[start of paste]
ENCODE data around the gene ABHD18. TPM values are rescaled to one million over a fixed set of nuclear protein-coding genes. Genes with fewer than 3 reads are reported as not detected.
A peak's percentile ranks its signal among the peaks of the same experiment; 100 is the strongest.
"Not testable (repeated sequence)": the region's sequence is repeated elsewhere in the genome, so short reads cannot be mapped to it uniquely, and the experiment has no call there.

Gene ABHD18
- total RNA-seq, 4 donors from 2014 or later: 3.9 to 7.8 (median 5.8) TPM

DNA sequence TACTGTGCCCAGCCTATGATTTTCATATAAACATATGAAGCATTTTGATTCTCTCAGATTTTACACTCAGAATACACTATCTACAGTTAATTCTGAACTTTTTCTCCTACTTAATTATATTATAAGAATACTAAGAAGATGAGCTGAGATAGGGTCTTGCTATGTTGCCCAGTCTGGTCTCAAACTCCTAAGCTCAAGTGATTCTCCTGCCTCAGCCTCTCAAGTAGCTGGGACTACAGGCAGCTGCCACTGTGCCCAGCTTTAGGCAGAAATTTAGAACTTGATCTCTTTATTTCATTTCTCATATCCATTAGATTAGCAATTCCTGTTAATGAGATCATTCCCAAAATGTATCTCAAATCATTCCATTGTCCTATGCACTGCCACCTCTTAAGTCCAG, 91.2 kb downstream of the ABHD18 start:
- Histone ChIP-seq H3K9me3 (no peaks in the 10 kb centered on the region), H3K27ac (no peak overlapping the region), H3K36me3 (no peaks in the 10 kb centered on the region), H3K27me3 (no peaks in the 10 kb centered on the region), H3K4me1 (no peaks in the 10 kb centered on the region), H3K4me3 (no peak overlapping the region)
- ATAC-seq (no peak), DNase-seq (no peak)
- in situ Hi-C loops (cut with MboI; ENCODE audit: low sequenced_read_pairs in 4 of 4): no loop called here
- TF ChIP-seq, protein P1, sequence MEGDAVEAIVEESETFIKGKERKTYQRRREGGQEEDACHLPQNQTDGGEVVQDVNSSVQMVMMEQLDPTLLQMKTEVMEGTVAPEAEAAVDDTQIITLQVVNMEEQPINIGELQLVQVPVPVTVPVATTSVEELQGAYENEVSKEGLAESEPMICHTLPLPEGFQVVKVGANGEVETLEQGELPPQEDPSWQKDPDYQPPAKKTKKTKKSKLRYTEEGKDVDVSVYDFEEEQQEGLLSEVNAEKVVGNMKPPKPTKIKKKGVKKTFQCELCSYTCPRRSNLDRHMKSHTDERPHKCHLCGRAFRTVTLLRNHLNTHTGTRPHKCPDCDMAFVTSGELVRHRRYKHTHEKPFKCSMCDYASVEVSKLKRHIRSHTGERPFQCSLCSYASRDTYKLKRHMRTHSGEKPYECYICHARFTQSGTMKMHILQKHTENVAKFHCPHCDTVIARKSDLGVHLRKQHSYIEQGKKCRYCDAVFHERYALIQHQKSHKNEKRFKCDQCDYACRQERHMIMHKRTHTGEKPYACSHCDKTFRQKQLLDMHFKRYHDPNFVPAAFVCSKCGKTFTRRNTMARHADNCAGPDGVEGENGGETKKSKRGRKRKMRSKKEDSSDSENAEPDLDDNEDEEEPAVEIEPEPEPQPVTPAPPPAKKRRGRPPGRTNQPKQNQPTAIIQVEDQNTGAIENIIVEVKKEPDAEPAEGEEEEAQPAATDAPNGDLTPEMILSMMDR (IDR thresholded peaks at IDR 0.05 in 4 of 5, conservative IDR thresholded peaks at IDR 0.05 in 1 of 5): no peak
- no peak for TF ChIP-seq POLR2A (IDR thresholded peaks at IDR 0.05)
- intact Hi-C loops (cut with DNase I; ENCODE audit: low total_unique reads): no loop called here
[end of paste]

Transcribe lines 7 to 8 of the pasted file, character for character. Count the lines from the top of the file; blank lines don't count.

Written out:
- Histone ChIP-seq H3K9me3 (no peaks in the 10 kb centered on the region), H3K27ac (no peak overlapping the region), H3K36me3 (no peaks in the 10 kb centered on the region), H3K27me3 (no peaks in the 10 kb centered on the region), H3K4me1 (no peaks in the 10 kb centered on the region), H3K4me3 (no peak overlapping the region)
- ATAC-seq (no peak), DNase-seq (no peak)